- Observations about the patient
- Review of the treatment plan
- Details of the session
- The primary focus of the session
- High-risk information or safety of client
- Homework assigned or action items
- Provider questions
2. Diagnostic Summary/Behavioral Definition
In this section of your counseling notes, include your patient's medical or substance abuse history as well as any mental health conditions. Write down their diagnosis and any patterns of behavior that illustrate this disorder or condition. In your behavioral definitions, include information you gather during your therapy assessments. These details could include a few sentences about your client's reasons for seeking treatment or problem areas they want to focus on that relate to their diagnosis.
Some examples of behavioral definitions could be:
- Patient experiences continued substance abuse despite ongoing financial, social, physical and relationship problems as a direct result of the substance abuse.
- Patient demonstrates a persistent pattern of alcohol or substance abuse, manifested by increased tolerance and frequency.
- Patient reports suspending important occupational and social activities that interfere with their ability to use.
3. Problem List
This section of your notes should outline the specific issues, barriers to progress, reactions and experiences your client has had throughout their treatment and therapy overall. By highlighting the issues they're experiencing, you can refer to your notes and instantly know what you want to target during each session.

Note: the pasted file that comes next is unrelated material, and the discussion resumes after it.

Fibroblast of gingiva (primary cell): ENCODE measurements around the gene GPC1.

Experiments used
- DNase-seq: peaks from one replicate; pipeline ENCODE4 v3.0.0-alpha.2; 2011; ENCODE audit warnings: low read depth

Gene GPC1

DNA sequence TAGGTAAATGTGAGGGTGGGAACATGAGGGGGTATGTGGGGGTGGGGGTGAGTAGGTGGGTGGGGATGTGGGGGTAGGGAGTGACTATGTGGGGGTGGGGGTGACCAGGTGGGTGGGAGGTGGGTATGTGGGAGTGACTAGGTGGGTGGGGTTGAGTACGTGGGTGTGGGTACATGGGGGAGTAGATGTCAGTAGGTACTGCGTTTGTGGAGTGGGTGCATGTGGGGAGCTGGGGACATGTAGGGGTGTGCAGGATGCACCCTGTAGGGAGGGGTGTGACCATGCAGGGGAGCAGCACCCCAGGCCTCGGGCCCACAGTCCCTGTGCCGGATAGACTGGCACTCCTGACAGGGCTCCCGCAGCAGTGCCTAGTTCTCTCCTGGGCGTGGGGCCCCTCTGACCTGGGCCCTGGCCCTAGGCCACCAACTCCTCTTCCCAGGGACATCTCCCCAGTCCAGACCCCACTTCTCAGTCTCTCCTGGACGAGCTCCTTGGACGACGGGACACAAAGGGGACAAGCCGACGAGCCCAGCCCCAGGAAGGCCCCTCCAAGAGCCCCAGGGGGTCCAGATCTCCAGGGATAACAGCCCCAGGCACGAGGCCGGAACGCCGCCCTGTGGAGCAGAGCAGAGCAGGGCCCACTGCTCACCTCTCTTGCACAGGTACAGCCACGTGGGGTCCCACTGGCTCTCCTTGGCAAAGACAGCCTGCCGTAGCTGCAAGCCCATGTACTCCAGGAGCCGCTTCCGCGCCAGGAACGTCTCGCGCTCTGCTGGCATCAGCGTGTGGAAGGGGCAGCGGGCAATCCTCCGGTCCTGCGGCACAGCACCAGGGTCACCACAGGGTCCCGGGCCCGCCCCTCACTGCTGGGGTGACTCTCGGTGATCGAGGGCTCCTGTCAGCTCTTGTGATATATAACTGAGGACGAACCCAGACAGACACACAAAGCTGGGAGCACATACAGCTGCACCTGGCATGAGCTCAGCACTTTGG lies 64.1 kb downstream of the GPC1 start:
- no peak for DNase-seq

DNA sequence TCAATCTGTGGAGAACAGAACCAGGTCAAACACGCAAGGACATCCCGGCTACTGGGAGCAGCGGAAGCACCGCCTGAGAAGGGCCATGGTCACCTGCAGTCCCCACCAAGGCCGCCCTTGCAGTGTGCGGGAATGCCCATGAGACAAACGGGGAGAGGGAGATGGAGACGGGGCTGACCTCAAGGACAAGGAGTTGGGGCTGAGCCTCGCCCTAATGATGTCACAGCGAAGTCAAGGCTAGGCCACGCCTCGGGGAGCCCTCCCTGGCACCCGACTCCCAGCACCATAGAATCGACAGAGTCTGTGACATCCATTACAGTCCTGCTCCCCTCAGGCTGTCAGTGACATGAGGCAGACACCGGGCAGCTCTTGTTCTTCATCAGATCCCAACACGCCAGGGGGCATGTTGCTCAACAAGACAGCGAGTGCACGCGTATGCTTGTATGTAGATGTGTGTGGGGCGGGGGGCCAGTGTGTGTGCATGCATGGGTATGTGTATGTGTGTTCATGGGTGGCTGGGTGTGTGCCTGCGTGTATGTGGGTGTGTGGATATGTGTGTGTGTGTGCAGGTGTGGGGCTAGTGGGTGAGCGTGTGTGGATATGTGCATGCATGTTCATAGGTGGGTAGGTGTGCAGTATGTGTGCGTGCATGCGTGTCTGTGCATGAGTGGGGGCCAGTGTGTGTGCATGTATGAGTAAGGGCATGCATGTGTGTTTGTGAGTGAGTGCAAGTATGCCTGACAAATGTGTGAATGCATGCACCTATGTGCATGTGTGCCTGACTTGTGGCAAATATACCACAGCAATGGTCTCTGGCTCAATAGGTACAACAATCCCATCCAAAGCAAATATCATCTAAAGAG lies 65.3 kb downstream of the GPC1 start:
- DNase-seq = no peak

Be sure to note the relevant signs and symptoms that illustrate these problems or concerns. For example, this section might include:
- Problem: Inability to minimize substance abuse or alcohol intake
- As evidenced by: DUI arrest last month and drinking heavily more than three times per week
Once you identify the main problems and concerns your client has, you can move on to solutions in your counseling notes by creating goals. These goals are statements about what your patient wants to change and should be:
- Based on your problem list: The goals should directly relate to substance abuse.
- Broad: Rather than trying to eliminate the behavior, focus on how to introduce positive, healthy behaviors.
- Reasonably achievable: Be sure you and your client agree on goals that they are equipped to complete during the treatment period.
Aim for two to three goals to accomplish while your patient is in substance abuse counseling. Determine what it is they want to accomplish the most and develop the steps they will take to reach that goal. Your treatment will encompass multiple needs of your patient, not just their substance abuse, so their goals may look something like this:
- Developing a healthy relationship with others
- Learning to express negative emotions without using
- Reducing substance intake
- Prioritizing their physical and mental health
- Learning anger management skills
- Improving their quality of life by maintaining abstinence from substances
- Experiencing a difficult life event without using
While goals and objectives are commonly interchanged terms, they differ slightly when it comes to your counseling notes. Goals are the outcomes of your treatment plan and the things your patient wants to change. Objectives are the concrete, actionable steps you and your patient will take to achieve those goals.